During high net worth divorces when well-compensated spouses divorce, one issue that may arise is how to deal with stock options held by a spouse as part of his or her benefit package. In Pennsylvania, such stock options are considered a form of deferred compensation designed to induce the employee/spouse to remain loyal to the employer; accordingly, Pennsylvania courts view stock options as analogous to pension benefits, and thus marital property. The trick is to value the options at the time of divorce, even though it is unlikely that the options will be exercised at that date.
As an initial matter, it is important not to ignore the fact that a spouse has stock options. Just because this an option isn’t exercisable until the future, it is still often a source of tremendous wealth. If your spouse has stock options, you certainly want to take the time to explore if any portion of the options are marital property and subject to division.
The simplest method of valuation is to find the difference between the exercise price of the stock option and the current market price of the stock. Although simple, this method is entirely speculative, because the spouse holding the options might die, or lose his or her employment, before the options vest, or are exercised. Alternatively, the employer might revoke the options, or the entire program.
A better method, though still speculative, is the discount to present value method, whereby the option is first assigned an intrinsic value, and then discounts are applied to account for items such as taxes due on sale, lack of marketability or risk of forfeiture. However, problems remain in that the court must guess as to taxes that will be due, depending on the final exercise price. Moreover, the court must pick the correct discount rate for lack of marketability, forfeiture, risk of non-vesting, and mortality. Ultimately, competing experts would be required, each opining as to the likelihood the employee would remain employed, and under the program, and what discount rate is appropriate.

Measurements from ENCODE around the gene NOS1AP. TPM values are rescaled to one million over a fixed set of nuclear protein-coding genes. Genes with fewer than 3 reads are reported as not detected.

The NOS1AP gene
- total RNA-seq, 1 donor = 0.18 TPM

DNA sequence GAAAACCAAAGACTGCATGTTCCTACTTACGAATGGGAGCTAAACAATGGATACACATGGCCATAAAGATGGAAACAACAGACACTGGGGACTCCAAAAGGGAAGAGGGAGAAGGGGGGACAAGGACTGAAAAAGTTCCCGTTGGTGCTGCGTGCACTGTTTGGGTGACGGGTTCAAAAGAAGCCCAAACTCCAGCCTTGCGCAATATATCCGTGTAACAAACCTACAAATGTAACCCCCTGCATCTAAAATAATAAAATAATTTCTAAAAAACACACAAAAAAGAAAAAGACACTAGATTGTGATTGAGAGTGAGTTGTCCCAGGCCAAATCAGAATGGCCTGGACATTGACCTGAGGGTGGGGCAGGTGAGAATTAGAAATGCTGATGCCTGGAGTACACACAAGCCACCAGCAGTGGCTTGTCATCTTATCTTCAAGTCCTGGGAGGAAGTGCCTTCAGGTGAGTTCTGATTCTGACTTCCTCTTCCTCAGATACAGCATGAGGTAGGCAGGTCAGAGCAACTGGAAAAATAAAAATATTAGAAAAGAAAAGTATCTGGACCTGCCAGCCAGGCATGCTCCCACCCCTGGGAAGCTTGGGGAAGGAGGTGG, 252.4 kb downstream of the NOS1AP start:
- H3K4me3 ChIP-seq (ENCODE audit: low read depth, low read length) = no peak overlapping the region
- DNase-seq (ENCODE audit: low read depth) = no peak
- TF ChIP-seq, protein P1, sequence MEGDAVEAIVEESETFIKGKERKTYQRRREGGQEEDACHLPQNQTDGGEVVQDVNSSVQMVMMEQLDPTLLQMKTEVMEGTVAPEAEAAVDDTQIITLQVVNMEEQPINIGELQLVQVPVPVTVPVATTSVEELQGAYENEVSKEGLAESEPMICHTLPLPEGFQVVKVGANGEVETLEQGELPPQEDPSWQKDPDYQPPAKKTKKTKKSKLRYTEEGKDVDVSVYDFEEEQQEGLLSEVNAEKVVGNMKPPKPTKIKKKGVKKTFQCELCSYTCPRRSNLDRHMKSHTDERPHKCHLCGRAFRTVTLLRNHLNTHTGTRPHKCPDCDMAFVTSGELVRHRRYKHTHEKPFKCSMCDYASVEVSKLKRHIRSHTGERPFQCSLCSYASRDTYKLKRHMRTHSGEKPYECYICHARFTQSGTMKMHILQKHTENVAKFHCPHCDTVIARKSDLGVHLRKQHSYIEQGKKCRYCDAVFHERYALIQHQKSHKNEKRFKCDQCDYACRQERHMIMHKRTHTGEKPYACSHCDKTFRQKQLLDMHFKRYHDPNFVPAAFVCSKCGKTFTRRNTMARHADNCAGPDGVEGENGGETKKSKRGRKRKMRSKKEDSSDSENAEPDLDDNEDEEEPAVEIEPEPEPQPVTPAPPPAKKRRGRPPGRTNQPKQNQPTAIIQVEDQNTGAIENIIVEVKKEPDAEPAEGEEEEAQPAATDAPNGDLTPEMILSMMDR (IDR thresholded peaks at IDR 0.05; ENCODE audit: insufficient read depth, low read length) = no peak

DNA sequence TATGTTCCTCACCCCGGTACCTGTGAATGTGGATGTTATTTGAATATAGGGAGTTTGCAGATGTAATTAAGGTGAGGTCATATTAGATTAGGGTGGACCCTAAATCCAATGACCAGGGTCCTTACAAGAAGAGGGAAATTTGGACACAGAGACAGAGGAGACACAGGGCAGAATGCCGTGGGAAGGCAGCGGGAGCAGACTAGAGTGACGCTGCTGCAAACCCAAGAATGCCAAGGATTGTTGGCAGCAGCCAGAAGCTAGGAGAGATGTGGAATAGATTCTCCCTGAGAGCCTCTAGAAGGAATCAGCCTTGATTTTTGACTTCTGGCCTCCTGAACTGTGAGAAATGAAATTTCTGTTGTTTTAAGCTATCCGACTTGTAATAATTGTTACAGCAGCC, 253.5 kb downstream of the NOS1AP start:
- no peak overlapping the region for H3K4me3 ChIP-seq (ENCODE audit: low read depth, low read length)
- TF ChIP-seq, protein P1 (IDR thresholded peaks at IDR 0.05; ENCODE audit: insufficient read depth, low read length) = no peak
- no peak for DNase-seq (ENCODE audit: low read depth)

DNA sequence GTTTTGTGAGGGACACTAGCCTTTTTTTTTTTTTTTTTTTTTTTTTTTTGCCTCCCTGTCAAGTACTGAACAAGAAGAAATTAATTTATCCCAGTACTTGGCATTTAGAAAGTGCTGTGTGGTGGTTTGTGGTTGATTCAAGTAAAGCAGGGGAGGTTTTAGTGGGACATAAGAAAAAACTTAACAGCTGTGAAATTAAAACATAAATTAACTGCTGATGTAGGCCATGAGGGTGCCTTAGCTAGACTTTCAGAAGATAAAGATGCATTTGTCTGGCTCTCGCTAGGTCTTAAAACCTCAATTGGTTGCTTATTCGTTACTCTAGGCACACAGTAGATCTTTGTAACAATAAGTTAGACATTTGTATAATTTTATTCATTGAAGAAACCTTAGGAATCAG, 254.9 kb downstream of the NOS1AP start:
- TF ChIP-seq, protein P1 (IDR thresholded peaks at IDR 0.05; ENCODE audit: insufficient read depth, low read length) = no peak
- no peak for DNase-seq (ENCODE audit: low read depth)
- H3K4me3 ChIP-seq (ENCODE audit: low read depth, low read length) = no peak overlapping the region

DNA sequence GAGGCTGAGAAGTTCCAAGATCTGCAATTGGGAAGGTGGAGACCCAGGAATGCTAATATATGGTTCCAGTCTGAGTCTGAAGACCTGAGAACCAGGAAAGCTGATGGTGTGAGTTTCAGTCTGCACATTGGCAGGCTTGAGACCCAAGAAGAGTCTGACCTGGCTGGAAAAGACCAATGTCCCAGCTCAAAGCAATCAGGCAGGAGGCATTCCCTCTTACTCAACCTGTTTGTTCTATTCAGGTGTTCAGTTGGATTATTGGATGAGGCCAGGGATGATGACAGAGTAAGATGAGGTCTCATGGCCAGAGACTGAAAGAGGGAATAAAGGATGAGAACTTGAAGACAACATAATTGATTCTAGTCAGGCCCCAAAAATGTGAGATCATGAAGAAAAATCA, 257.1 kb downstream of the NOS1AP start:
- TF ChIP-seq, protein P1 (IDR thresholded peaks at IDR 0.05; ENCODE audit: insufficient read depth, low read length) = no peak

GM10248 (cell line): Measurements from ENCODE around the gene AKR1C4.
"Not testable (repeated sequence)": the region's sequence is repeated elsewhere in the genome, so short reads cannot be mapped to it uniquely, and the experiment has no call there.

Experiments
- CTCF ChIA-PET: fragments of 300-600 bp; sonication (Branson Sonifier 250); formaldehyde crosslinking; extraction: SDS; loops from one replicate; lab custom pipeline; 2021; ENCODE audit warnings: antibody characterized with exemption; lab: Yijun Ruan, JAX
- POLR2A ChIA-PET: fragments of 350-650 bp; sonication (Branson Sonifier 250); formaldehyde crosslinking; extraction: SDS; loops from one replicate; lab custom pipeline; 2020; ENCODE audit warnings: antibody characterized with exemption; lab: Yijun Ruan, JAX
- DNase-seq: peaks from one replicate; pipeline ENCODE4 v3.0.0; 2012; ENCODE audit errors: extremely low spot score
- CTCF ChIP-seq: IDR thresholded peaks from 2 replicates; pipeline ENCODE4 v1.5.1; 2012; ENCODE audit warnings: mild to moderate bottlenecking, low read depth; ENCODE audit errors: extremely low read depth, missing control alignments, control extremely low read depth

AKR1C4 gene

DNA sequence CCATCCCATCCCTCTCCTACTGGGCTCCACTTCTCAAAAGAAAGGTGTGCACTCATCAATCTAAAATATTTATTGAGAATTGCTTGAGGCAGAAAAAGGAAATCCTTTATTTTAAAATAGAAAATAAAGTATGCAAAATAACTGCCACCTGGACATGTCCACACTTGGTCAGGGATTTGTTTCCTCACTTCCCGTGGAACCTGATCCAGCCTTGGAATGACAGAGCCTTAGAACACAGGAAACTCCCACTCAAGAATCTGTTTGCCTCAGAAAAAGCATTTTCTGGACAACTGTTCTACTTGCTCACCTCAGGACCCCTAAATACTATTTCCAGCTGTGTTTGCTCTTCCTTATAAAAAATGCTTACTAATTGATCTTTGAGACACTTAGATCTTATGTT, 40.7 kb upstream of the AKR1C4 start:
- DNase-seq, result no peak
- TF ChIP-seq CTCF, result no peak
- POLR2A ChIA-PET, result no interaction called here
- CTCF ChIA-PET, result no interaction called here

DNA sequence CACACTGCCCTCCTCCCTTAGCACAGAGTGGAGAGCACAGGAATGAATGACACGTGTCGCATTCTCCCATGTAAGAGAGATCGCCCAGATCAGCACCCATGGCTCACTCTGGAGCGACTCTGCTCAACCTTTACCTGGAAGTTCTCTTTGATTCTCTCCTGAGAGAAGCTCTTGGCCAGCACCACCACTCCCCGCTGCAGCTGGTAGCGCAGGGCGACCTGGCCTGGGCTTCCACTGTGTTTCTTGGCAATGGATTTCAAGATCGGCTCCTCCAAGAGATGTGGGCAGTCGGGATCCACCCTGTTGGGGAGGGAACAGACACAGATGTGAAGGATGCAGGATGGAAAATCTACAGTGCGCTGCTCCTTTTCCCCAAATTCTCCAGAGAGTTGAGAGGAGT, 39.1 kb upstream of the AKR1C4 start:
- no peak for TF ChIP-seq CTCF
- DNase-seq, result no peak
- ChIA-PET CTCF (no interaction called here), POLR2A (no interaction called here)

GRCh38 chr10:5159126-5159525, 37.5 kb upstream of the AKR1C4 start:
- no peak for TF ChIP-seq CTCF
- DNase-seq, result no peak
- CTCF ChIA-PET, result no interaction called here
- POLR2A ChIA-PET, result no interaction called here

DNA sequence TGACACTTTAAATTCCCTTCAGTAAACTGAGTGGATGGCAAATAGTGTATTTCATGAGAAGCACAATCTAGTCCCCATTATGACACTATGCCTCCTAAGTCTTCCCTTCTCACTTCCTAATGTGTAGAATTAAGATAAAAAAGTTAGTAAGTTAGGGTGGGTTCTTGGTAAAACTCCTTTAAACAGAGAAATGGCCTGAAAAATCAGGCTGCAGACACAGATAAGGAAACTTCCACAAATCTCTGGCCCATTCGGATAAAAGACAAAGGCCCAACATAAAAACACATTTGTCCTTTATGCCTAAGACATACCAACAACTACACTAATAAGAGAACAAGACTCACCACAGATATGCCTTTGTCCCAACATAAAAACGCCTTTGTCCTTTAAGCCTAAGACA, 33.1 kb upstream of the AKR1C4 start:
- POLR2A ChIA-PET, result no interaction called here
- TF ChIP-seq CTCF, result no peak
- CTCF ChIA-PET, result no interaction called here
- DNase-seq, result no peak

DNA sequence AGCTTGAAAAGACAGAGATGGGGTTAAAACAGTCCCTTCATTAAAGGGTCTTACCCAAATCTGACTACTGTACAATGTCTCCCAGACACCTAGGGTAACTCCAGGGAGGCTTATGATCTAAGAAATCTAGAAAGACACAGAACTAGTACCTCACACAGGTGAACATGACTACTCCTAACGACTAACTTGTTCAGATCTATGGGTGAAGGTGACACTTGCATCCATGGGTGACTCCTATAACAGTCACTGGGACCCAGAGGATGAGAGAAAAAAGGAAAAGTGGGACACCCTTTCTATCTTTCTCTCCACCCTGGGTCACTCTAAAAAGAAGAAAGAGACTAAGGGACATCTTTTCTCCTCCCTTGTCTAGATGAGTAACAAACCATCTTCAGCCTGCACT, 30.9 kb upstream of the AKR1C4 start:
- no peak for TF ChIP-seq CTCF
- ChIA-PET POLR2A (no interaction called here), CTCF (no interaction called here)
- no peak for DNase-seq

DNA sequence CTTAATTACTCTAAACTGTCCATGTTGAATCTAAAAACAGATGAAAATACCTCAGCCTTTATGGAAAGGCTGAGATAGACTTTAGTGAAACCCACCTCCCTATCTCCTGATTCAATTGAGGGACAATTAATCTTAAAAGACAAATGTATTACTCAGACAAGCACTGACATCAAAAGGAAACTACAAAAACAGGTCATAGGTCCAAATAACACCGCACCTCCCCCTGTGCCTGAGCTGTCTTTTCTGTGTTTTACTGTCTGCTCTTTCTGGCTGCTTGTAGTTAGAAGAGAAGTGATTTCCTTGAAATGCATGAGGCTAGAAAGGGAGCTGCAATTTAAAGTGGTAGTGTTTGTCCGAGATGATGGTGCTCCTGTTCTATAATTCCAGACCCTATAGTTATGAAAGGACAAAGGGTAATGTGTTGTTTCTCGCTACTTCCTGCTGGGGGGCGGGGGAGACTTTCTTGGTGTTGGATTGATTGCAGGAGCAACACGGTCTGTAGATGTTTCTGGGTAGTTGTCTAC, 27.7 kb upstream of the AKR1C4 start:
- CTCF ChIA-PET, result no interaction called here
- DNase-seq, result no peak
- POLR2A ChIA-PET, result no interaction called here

Few things in life are as traumatic, and potentially economically destructive, as divorce. For those facing divorce, fears abound regarding issues of the distribution of property, alimony and support, custody of children, and the maintenance of insurance, just to name a few.
Wilder, Mahood, McKinley & Oglesby is one of the oldest firms in Pittsburgh focusing on family law issues. Our founding partner, Joanne Ross Wilder, penned the handbook used across the state by practitioners and judges in the family law arena. Our attorneys, Brian E. McKinley ,Darren K. Oglesby and Bruce L. Wilder update the book annually to keep current with changes in the law and society. To consult with a Pittsburgh divorce attorney about your options in a divorce, contact us online or by calling 412-261-4040. We represent business and professional clients with family legal concerns across western Pennsylvania.
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